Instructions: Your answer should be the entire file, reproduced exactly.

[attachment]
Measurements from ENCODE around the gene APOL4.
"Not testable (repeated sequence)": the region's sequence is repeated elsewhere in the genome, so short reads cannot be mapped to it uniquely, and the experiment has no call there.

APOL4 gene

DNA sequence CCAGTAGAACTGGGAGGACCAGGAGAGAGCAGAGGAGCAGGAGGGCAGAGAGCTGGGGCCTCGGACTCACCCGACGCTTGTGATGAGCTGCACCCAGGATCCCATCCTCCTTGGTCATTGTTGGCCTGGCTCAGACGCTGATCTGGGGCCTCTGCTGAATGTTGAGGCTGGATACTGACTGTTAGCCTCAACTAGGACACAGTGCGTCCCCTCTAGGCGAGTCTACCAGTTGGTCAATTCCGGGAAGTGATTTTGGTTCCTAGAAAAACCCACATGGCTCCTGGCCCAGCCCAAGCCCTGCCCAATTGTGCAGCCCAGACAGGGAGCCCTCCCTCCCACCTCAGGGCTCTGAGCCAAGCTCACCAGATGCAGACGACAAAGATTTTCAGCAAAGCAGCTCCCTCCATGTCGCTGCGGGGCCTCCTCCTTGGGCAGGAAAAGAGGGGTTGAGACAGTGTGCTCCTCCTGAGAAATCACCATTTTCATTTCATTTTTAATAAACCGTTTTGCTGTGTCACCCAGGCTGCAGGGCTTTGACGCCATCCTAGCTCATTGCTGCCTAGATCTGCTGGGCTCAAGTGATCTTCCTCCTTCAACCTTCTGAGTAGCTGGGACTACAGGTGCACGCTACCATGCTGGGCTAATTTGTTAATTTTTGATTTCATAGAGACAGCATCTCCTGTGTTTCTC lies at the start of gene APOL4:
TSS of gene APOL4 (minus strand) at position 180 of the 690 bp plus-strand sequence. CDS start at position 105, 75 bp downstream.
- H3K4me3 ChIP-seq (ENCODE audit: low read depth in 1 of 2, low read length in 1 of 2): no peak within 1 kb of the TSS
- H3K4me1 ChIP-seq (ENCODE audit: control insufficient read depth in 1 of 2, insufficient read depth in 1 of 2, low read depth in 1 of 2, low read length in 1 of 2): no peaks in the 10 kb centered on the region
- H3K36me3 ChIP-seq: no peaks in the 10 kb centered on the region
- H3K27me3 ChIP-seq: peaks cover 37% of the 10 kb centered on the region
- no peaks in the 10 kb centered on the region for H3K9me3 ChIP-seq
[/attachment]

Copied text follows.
Measurements from ENCODE around the gene APOL4.
"Not testable (repeated sequence)": the region's sequence is repeated elsewhere in the genome, so short reads cannot be mapped to it uniquely, and the experiment has no call there.

APOL4 gene

DNA sequence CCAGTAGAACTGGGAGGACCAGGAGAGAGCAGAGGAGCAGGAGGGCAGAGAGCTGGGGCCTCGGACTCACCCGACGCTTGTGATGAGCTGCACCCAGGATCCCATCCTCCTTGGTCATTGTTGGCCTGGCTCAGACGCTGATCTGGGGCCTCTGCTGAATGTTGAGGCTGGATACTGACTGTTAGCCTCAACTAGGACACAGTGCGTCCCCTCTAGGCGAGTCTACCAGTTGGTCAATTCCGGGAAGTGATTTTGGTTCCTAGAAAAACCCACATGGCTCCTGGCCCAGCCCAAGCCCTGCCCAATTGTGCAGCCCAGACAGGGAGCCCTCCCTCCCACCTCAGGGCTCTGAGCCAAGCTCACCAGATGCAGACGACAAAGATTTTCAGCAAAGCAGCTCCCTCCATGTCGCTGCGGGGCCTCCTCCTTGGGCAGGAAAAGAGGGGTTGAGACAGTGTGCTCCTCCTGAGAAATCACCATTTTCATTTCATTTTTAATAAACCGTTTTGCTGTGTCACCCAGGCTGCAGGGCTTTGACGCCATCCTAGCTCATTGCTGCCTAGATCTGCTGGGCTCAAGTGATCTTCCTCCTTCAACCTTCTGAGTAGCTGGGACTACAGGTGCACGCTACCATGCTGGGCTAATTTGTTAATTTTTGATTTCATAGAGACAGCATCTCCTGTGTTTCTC lies at the start of gene APOL4:
TSS of gene APOL4 (minus strand) at position 180 of the 690 bp plus-strand sequence. CDS start at position 105, 75 bp downstream.
- H3K4me3 ChIP-seq (ENCODE audit: low read depth in 1 of 2, low read length in 1 of 2): no peak within 1 kb of the TSS
- H3K4me1 ChIP-seq (ENCODE audit: control insufficient read depth in 1 of 2, insufficient read depth in 1 of 2, low read depth in 1 of 2, low read length in 1 of 2): no peaks in the 10 kb centered on the region
- H3K36me3 ChIP-seq: no peaks in the 10 kb centered on the region
- H3K27me3 ChIP-seq: peaks cover 37% of the 10 kb centered on the region
- no peaks in the 10 kb centered on the region for H3K9me3 ChIP-seq